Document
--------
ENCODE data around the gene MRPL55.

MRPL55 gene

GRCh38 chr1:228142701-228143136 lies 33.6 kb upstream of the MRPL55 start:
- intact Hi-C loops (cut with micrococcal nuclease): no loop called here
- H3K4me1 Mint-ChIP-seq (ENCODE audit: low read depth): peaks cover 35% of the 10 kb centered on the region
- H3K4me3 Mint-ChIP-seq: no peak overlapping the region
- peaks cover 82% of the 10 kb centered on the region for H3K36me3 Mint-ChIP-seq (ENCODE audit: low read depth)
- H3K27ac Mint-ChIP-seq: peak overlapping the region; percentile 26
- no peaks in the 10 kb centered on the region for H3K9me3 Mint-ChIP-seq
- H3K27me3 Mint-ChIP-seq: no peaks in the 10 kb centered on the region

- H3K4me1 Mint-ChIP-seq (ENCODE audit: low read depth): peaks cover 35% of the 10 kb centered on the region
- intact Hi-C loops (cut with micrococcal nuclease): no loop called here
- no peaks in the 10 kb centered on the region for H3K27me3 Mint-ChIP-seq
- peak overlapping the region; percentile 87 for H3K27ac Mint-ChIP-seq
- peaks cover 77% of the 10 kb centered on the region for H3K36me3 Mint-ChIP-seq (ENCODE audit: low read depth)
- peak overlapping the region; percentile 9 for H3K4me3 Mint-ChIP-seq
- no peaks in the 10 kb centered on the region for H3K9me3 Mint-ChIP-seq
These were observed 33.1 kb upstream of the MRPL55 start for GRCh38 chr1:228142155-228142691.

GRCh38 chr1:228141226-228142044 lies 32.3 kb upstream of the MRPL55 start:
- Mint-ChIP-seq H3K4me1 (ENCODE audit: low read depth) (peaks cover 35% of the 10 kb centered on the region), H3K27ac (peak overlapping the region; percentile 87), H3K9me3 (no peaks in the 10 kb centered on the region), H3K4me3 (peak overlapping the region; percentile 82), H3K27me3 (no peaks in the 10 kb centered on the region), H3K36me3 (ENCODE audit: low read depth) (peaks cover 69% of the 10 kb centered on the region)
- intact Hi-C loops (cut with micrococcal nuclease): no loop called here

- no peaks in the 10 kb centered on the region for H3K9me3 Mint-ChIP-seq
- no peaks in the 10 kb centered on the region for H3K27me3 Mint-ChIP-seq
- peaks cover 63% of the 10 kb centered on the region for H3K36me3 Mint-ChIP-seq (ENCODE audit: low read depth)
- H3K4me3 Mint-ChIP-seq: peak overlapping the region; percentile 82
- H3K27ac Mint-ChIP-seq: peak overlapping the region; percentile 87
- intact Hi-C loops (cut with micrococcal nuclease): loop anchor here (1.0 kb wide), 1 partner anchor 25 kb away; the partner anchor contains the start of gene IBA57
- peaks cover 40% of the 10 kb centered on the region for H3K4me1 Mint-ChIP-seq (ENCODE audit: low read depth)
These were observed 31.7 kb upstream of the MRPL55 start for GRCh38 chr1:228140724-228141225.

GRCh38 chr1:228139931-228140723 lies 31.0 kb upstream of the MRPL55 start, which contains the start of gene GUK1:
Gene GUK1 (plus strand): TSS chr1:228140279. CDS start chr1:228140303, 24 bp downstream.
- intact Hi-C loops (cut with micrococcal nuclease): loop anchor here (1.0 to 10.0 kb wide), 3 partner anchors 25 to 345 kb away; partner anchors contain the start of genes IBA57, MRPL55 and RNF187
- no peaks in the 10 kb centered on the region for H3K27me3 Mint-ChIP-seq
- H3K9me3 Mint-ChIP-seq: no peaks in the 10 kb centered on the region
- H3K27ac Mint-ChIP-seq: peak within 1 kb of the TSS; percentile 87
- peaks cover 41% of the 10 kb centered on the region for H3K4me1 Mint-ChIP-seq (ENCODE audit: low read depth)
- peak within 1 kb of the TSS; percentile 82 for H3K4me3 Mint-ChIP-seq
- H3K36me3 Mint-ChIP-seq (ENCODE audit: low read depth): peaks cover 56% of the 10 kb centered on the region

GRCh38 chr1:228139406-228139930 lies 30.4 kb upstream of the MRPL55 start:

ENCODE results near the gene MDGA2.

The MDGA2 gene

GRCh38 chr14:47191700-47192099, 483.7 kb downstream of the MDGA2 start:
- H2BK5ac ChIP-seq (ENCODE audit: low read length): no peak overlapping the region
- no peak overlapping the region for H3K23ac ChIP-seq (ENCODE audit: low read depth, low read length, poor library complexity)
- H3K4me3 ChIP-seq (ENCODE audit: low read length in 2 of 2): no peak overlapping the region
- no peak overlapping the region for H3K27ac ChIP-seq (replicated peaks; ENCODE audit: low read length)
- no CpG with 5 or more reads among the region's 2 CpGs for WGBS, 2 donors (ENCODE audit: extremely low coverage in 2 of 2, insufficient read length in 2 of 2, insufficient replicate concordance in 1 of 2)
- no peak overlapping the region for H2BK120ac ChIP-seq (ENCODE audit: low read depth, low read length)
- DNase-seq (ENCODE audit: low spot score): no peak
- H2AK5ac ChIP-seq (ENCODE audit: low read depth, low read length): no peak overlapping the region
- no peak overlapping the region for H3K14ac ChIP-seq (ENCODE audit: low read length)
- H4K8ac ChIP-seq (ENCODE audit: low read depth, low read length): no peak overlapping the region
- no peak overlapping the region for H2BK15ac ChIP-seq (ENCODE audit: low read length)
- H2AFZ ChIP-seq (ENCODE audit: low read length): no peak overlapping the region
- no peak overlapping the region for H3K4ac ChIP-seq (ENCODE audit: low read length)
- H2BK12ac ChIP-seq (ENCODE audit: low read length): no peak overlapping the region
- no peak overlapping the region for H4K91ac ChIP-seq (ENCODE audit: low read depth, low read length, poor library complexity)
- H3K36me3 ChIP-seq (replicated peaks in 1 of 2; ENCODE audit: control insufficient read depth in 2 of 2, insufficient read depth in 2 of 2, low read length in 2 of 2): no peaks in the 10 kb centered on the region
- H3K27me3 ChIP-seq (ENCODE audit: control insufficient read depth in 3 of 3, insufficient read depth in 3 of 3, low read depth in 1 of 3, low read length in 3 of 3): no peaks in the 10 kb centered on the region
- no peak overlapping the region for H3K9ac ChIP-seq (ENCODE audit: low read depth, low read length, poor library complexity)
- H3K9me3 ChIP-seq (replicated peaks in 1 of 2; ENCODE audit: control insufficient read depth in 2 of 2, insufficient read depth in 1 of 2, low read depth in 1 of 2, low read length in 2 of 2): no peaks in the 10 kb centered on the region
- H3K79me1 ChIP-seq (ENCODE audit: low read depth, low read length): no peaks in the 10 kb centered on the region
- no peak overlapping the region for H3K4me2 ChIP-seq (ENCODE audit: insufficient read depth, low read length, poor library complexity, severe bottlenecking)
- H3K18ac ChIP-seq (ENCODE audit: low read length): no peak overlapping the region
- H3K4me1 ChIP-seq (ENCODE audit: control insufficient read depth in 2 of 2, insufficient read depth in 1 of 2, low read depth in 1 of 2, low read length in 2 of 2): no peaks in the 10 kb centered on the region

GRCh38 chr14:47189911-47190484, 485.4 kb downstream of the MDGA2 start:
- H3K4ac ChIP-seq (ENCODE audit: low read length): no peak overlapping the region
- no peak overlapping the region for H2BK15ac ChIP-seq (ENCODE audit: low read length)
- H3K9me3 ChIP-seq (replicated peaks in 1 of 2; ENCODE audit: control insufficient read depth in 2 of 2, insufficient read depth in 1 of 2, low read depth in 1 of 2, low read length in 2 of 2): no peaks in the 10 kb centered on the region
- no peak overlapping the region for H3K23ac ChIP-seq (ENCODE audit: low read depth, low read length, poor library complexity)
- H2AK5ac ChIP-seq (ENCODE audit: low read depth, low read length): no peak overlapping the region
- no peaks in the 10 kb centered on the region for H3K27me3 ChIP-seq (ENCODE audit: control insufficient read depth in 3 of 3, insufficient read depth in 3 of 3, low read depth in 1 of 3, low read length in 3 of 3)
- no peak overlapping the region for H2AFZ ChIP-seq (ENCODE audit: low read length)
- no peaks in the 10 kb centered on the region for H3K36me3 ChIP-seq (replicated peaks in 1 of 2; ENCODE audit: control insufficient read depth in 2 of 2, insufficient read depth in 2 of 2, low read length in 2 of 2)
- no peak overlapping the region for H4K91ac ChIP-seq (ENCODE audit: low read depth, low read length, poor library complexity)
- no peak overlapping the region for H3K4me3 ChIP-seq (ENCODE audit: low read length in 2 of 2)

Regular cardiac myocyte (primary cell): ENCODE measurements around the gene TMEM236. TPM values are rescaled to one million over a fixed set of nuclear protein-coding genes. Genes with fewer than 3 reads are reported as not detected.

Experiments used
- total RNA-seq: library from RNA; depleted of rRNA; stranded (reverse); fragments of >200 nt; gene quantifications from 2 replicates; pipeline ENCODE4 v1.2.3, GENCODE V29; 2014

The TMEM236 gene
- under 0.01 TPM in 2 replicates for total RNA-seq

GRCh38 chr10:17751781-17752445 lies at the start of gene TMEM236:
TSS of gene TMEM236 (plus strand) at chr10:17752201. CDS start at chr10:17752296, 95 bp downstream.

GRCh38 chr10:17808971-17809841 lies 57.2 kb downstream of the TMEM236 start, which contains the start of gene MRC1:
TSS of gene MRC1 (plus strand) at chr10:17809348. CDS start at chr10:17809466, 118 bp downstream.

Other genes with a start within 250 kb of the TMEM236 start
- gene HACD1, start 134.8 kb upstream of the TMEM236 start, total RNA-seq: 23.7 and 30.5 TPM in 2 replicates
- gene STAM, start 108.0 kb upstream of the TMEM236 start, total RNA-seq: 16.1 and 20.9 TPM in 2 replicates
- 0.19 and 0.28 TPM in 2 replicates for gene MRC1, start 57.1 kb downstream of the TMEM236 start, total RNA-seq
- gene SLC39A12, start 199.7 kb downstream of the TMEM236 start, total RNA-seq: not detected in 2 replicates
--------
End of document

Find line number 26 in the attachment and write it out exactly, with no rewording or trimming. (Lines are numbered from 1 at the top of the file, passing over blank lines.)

- H3K27ac Mint-ChIP-seq: peak overlapping the region; percentile 87